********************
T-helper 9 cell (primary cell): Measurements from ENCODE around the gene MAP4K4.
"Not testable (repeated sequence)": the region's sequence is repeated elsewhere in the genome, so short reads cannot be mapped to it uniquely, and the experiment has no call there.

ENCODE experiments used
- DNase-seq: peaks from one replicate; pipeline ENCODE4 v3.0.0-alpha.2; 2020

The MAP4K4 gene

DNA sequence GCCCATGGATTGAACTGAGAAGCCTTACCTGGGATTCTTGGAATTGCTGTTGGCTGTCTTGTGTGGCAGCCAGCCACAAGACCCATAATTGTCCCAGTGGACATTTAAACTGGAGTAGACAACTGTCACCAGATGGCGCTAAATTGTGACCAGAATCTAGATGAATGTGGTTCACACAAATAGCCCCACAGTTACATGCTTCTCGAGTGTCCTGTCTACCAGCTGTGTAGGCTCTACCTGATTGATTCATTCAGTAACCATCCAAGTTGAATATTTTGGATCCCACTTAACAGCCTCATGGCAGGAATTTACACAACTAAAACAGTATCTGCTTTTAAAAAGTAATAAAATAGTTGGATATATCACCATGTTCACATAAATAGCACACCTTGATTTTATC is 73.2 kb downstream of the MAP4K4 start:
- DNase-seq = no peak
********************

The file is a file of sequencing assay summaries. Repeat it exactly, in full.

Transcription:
T-helper 9 cell (primary cell): Measurements from ENCODE around the gene MAP4K4.
"Not testable (repeated sequence)": the region's sequence is repeated elsewhere in the genome, so short reads cannot be mapped to it uniquely, and the experiment has no call there.

ENCODE experiments used
- DNase-seq: peaks from one replicate; pipeline ENCODE4 v3.0.0-alpha.2; 2020

The MAP4K4 gene

DNA sequence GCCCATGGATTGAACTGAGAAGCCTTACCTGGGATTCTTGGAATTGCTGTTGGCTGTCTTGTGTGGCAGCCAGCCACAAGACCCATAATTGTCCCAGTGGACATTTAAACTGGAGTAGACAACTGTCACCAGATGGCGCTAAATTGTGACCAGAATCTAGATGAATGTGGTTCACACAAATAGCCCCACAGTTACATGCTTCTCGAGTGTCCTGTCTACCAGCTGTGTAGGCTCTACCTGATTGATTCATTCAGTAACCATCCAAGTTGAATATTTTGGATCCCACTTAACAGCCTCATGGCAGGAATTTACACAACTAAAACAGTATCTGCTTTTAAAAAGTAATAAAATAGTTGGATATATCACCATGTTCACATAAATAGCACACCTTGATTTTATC is 73.2 kb downstream of the MAP4K4 start:
- DNase-seq = no peak